Mac and Me

Part 4: Mac and Me

Stewart Raffill: Mac and Me? That was another movie where somebody called me up and he was a producer who had worked on quite a few films. He’d made a lot of big movies, but he decided he want to make his own movie. And he raised the money from one of the main partners at McDonalds—I think, like, the produce provider for McDonalds—and he put up the money to do that movie with the understanding that the proceeds from that movie would go to the Ronald McDonald Foundation.

Blake J. Harris: That’s…unusual.

Stewart Raffill: Just wait. So I was hired out of the blue. And the producer asked me to come down to the office. So I did and he had a whole crew there, a whole crew on the payroll. It was amazing. He had the transportation captain. The camera department head. The AD. The Production Manager. He had everybody already hired and I said, “Well, what’s the script?” And he said, “We don’t have a script. I don’t like the script. You have to write the script. You’re gonna have to write it quick so prep the movie and write the script on the weekends.”

Blake J. Harris: No way. Really? Did you?

Stewart Raffill: Yeah, so I’d go and lock myself in a hotel on Friday night, write ’til Monday, anticipate what the locations were going to be, go out and find the locations, design the aliens and all that stuff. It was kind of a messy way to make a movie.

Blake J. Harris: Of course.

Stewart Raffill: The interesting thing was the guy wanted to do a film with a real…you know, he wanted to help someone who was handicapped. So he found a kid who had spina bifida. The kid had never acted before, but he was a wonderful kid. But when they finished it was as if the fact that they used a real encumbered person to play the person didn’t mean anything to even the people who lived in the world. You’d think that if you made a movie about a kid with spina bifida and you really used a real kid with spina bifida, it would be something unique for the millions of people in the country who have spina bifida or their parents or anyone who’s life has been affected by it.

Blake J. Harris: If nothing else, I’m surprised that wasn’t part of the marketing.

Stewart Raffill: Right? So that was Mac and Me. “Would you be interested in directing an alien movie with a kid that’s handicapped for kids for the McDonalds Company. And we gotta do it quick.” I said yes and just made it up and there you go.

Passenger 57

Part 5: How Scripts Evolve

Blake J. Harris: Before we finish, there was one project I feel compelled to ask about. Passenger 57. A longtime favorite in the Harris household. I didn’t realize that you were the screenwriter on that. How did that come about?

Stewart Raffill: Well, that’s a whole different story. That was a great script that I had written and everybody in town loved it. But it was a very…the original story was about a guy liked Clint Eastwood and it was about a guy who went to bury his son in Spain and on this plane he sat next to some urbane guy from Iran. And the guy from Iran turns out to be a terrorist and they highjack the plane and take all the Americans to Iran. And they take them off the plane and they put them in to different cells and they kept them all away. And Clint Eastwood, through the whole thing, is watching this guy and eventually gets the gun. Shoots a whole bunch and says, “Who are the people running this country?” The Mullahs. He says, “Okay” and he goes to where the Mullahs are and he takes all the Mullahs as prisoners and he holds them as prisoners to exchange for all the Americans there and then fights his way out of Iran. That was the original story. Way too political.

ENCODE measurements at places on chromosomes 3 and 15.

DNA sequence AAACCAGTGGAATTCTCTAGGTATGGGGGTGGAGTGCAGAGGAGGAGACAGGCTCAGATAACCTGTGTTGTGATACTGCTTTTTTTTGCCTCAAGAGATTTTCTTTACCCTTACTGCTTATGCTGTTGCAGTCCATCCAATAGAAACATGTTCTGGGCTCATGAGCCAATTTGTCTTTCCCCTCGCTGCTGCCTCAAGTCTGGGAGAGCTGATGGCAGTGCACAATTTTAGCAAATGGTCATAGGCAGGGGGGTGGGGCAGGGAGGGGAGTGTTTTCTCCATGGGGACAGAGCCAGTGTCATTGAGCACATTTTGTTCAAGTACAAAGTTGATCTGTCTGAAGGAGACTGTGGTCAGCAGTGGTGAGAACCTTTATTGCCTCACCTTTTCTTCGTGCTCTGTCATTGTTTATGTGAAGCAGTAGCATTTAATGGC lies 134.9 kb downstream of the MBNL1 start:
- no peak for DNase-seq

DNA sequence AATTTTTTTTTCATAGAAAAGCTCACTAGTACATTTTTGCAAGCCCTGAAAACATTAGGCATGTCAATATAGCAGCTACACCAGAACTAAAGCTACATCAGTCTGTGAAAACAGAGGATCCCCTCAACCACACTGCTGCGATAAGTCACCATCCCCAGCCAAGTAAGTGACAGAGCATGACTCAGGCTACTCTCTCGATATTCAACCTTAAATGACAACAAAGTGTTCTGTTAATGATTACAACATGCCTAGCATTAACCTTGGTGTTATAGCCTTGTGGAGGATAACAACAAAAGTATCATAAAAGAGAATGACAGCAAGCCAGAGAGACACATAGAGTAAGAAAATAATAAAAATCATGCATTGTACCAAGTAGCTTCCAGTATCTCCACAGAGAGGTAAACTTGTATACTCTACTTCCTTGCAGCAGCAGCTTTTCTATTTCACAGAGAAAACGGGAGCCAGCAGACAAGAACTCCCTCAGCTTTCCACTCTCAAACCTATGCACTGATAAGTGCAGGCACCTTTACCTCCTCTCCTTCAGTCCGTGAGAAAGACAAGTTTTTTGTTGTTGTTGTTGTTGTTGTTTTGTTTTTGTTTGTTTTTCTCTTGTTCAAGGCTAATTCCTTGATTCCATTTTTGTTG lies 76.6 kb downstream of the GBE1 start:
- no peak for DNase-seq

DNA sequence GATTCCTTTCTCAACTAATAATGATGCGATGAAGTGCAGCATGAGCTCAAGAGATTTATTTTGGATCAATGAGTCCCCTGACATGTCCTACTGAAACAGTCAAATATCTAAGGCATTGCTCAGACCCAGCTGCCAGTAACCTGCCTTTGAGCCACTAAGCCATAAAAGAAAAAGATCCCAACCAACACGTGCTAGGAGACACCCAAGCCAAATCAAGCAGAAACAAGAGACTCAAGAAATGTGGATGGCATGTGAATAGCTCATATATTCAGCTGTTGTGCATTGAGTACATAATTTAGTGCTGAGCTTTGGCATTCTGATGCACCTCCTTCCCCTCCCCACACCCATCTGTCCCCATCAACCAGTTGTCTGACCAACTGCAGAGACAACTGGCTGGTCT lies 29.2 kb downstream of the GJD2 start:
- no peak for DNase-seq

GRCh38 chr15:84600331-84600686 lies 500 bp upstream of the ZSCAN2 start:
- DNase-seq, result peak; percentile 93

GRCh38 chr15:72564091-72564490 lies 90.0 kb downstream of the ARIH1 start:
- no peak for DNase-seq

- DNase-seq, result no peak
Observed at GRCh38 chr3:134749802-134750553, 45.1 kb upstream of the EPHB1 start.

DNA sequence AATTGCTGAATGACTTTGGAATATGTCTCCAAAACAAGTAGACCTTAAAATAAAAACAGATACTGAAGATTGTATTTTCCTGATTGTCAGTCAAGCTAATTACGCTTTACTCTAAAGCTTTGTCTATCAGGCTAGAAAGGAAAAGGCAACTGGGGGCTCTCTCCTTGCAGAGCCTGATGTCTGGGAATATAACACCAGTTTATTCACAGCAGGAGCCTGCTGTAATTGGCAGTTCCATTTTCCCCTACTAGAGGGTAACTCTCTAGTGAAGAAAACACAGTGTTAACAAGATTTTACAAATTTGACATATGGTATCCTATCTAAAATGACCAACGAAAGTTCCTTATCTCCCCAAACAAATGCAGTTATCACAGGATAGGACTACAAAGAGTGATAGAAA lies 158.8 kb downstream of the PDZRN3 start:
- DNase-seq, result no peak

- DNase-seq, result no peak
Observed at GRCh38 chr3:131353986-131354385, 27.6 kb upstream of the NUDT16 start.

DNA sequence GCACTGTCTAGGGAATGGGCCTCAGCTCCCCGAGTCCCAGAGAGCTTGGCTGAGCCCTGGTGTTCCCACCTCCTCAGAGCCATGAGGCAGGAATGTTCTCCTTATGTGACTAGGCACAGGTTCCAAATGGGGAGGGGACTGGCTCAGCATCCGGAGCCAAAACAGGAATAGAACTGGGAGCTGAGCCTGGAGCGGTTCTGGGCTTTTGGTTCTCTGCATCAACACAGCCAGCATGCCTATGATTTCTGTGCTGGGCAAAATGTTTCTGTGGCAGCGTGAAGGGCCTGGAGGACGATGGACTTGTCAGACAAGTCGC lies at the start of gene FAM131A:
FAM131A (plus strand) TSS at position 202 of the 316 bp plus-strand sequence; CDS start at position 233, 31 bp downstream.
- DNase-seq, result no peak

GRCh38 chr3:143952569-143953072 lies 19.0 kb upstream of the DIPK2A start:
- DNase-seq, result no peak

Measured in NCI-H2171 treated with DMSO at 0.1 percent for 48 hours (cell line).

Blake J. Harris: Haha.

Stewart Raffill: The head of the studio said to me, “If I make that movie, they’ll blow up the theaters.” So I did a couple of re-writes for them, for Warner Bros who owned it, then I got another picture and came back and then it became a black movie. And that was it.

Blake J. Harris: So you didn’t write that famous line “Always bet on black?”

Stewart Raffill: No I didn’t because there wasn’t any black people in it when I wrote it.

Blake J. Harris: So one final question. Good or bad, Passenger 57—the version that was shot—was pretty different from your initial vision. And with movies like Mannequin 2 and Mac and Me, these weren’t really your creative vision to begin with. So I was just curious, during this time—the ’80s and ’90s—which movie, or movies, you think are most reflective of your artistic sensibilities.

The Philadelphia Experiment

Stewart Raffill: I’d say The Philadelphia Experiment. By the time I got involved, that movie had been rewritten 9 times. I was doing the Ice Pirates for MGM at that time, but there was a Canadian guy who was supposed to do the next re-write and I said I’d do it subject to the screenplay coming in. But when it came in, the screenplay was terrible. So I said to my agent, “I just can’t do this. The script doesn’t even make sense.” And he said, “You’re going to have to tell the head of the studio.” So I spoke to the head of Universal for a while and I told him I didn’t want to do it. He said, “Well what did you want to do?” I said it should have been this and this and this. And I told him what I had envisioned. Then he said, “Alright, well, why don’t you make that movie?” And I said, “Because I’m supposed to start shooting it in three weeks.”

Blake J. Harris: Oh wow.

Stewart Raffill: So he asked if I had ever dictated a screenplay before. I told him I had not. Then he said, “Well, I’m gonna send someone to your house, a girl, every afternoon, and just dictate the story you told me and fill in the dialogue and we’ll make that.” And I said, “Okay.” So that’s what I did.”

Blake J. Harris: Worked out pretty well.

Stewart Raffill: It did. Though the funny thing is that I never even got a writing credit on that one. Oh well.

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